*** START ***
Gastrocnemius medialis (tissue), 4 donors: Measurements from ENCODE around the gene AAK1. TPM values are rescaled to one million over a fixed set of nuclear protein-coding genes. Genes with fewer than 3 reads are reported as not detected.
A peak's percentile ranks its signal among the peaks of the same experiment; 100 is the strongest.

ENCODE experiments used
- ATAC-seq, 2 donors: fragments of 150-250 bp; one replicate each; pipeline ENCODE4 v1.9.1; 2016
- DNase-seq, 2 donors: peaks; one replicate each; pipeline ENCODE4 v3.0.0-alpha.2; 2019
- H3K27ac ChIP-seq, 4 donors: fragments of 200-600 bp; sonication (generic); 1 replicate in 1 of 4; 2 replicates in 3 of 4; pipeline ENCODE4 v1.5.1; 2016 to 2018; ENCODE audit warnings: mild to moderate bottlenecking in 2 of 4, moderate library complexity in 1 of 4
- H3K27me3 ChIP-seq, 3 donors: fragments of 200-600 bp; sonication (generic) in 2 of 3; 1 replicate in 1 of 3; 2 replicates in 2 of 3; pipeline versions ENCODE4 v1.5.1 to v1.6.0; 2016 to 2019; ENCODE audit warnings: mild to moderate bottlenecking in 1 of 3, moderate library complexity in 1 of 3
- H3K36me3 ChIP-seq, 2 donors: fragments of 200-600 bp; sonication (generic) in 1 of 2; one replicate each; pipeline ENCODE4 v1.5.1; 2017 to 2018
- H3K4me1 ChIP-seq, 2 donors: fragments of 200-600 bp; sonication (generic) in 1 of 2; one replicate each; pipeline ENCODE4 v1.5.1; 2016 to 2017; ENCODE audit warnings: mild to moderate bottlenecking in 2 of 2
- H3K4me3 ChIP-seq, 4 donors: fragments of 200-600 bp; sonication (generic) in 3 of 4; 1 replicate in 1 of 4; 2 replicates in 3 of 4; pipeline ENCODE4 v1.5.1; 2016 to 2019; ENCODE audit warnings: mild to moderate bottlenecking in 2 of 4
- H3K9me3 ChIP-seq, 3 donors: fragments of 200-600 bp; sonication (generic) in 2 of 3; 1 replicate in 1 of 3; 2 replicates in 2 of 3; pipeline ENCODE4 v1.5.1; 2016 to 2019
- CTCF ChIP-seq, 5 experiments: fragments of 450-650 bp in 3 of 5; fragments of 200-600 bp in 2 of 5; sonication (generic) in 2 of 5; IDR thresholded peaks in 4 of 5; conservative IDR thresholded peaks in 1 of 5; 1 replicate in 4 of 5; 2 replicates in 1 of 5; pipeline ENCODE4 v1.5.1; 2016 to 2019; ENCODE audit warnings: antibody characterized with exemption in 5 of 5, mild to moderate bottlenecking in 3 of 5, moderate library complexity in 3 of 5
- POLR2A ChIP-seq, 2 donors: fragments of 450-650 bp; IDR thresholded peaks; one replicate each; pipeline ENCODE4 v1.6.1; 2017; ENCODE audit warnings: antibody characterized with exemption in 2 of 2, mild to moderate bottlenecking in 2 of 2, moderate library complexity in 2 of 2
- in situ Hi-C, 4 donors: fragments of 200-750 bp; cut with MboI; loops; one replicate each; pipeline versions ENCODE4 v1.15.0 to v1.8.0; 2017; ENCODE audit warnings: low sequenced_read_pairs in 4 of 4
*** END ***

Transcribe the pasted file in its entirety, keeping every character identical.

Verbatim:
Gastrocnemius medialis (tissue), 4 donors: Measurements from ENCODE around the gene AAK1. TPM values are rescaled to one million over a fixed set of nuclear protein-coding genes. Genes with fewer than 3 reads are reported as not detected.
A peak's percentile ranks its signal among the peaks of the same experiment; 100 is the strongest.

ENCODE experiments used
- ATAC-seq, 2 donors: fragments of 150-250 bp; one replicate each; pipeline ENCODE4 v1.9.1; 2016
- DNase-seq, 2 donors: peaks; one replicate each; pipeline ENCODE4 v3.0.0-alpha.2; 2019
- H3K27ac ChIP-seq, 4 donors: fragments of 200-600 bp; sonication (generic); 1 replicate in 1 of 4; 2 replicates in 3 of 4; pipeline ENCODE4 v1.5.1; 2016 to 2018; ENCODE audit warnings: mild to moderate bottlenecking in 2 of 4, moderate library complexity in 1 of 4
- H3K27me3 ChIP-seq, 3 donors: fragments of 200-600 bp; sonication (generic) in 2 of 3; 1 replicate in 1 of 3; 2 replicates in 2 of 3; pipeline versions ENCODE4 v1.5.1 to v1.6.0; 2016 to 2019; ENCODE audit warnings: mild to moderate bottlenecking in 1 of 3, moderate library complexity in 1 of 3
- H3K36me3 ChIP-seq, 2 donors: fragments of 200-600 bp; sonication (generic) in 1 of 2; one replicate each; pipeline ENCODE4 v1.5.1; 2017 to 2018
- H3K4me1 ChIP-seq, 2 donors: fragments of 200-600 bp; sonication (generic) in 1 of 2; one replicate each; pipeline ENCODE4 v1.5.1; 2016 to 2017; ENCODE audit warnings: mild to moderate bottlenecking in 2 of 2
- H3K4me3 ChIP-seq, 4 donors: fragments of 200-600 bp; sonication (generic) in 3 of 4; 1 replicate in 1 of 4; 2 replicates in 3 of 4; pipeline ENCODE4 v1.5.1; 2016 to 2019; ENCODE audit warnings: mild to moderate bottlenecking in 2 of 4
- H3K9me3 ChIP-seq, 3 donors: fragments of 200-600 bp; sonication (generic) in 2 of 3; 1 replicate in 1 of 3; 2 replicates in 2 of 3; pipeline ENCODE4 v1.5.1; 2016 to 2019
- CTCF ChIP-seq, 5 experiments: fragments of 450-650 bp in 3 of 5; fragments of 200-600 bp in 2 of 5; sonication (generic) in 2 of 5; IDR thresholded peaks in 4 of 5; conservative IDR thresholded peaks in 1 of 5; 1 replicate in 4 of 5; 2 replicates in 1 of 5; pipeline ENCODE4 v1.5.1; 2016 to 2019; ENCODE audit warnings: antibody characterized with exemption in 5 of 5, mild to moderate bottlenecking in 3 of 5, moderate library complexity in 3 of 5
- POLR2A ChIP-seq, 2 donors: fragments of 450-650 bp; IDR thresholded peaks; one replicate each; pipeline ENCODE4 v1.6.1; 2017; ENCODE audit warnings: antibody characterized with exemption in 2 of 2, mild to moderate bottlenecking in 2 of 2, moderate library complexity in 2 of 2
- in situ Hi-C, 4 donors: fragments of 200-750 bp; cut with MboI; loops; one replicate each; pipeline versions ENCODE4 v1.15.0 to v1.8.0; 2017; ENCODE audit warnings: low sequenced_read_pairs in 4 of 4